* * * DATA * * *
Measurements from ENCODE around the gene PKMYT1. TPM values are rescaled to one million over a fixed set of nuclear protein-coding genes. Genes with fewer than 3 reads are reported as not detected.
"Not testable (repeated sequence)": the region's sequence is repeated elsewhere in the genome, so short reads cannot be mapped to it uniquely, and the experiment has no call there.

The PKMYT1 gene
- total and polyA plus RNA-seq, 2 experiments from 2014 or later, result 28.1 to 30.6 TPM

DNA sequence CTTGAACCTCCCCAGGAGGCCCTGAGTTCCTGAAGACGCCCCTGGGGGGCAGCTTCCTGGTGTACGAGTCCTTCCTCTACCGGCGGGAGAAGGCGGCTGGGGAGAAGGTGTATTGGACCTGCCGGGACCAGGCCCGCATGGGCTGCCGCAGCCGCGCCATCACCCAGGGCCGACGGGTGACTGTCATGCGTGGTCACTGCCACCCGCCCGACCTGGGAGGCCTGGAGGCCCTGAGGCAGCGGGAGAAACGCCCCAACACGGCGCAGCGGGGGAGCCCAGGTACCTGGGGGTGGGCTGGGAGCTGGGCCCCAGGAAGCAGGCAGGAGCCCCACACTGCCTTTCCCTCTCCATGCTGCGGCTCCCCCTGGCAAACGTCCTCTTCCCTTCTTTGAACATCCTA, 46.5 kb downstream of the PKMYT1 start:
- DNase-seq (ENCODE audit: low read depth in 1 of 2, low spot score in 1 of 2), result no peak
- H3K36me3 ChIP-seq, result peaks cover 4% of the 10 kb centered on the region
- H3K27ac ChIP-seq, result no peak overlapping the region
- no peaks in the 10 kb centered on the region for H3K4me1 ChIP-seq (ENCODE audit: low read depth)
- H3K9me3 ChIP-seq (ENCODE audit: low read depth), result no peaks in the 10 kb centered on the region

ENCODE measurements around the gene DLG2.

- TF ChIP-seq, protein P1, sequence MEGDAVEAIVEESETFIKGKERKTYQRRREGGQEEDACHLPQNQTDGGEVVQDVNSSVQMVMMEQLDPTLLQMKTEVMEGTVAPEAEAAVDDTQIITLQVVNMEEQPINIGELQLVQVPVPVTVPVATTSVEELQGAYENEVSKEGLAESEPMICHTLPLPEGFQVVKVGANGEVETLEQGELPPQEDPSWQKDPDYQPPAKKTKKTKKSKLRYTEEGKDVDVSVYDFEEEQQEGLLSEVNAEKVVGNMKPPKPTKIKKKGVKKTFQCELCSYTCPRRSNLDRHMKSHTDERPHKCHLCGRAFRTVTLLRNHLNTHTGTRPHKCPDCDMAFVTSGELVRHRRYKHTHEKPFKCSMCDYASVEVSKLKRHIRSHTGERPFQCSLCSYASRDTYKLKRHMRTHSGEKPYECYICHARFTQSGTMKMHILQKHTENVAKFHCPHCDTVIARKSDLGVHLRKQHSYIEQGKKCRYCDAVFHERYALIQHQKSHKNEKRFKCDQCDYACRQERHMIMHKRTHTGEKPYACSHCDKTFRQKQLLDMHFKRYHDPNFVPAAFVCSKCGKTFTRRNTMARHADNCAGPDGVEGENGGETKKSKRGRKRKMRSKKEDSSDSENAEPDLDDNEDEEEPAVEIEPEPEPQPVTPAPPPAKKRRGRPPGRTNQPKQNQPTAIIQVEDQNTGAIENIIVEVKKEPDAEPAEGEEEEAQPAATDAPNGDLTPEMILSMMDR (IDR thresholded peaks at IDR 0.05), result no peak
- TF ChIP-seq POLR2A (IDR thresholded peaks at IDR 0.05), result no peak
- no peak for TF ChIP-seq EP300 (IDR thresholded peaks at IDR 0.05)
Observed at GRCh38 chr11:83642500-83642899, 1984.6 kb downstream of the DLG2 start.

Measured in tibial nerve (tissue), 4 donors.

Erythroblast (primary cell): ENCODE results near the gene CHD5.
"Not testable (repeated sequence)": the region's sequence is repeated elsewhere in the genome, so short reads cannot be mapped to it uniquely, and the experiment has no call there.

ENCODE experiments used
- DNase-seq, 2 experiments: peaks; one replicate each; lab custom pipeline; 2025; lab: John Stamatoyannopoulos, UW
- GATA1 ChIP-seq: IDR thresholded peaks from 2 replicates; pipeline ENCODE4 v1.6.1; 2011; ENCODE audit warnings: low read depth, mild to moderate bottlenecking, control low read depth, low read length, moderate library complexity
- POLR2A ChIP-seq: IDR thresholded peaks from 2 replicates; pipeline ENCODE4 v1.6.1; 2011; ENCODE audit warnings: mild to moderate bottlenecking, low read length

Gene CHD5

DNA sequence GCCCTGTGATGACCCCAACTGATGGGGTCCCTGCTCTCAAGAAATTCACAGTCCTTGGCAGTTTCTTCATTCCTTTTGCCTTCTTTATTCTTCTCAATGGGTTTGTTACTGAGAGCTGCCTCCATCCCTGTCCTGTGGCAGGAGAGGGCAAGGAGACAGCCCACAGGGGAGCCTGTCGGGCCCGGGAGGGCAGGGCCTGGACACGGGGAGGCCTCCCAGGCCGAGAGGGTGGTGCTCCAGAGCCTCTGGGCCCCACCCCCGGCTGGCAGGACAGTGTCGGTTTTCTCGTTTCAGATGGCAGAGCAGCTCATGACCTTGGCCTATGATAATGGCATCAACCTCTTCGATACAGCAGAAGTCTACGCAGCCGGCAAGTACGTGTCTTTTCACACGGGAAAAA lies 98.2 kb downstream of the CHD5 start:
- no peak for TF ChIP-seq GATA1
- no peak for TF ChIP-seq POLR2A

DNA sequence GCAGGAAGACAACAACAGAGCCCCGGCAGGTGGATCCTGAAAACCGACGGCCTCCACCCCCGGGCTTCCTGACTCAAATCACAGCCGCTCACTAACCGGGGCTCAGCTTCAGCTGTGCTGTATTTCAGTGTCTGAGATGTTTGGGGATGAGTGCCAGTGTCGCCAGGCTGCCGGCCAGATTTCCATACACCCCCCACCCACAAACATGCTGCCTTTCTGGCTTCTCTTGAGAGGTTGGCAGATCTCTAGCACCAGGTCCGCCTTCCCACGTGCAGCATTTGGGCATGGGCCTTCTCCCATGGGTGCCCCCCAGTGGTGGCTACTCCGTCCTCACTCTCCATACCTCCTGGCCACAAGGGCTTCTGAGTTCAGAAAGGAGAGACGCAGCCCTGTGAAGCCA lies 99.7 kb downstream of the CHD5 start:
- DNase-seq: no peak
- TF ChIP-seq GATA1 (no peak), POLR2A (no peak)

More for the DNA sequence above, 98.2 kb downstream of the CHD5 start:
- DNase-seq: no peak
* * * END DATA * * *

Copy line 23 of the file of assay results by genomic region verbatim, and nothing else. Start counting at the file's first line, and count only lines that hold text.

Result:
Gene CHD5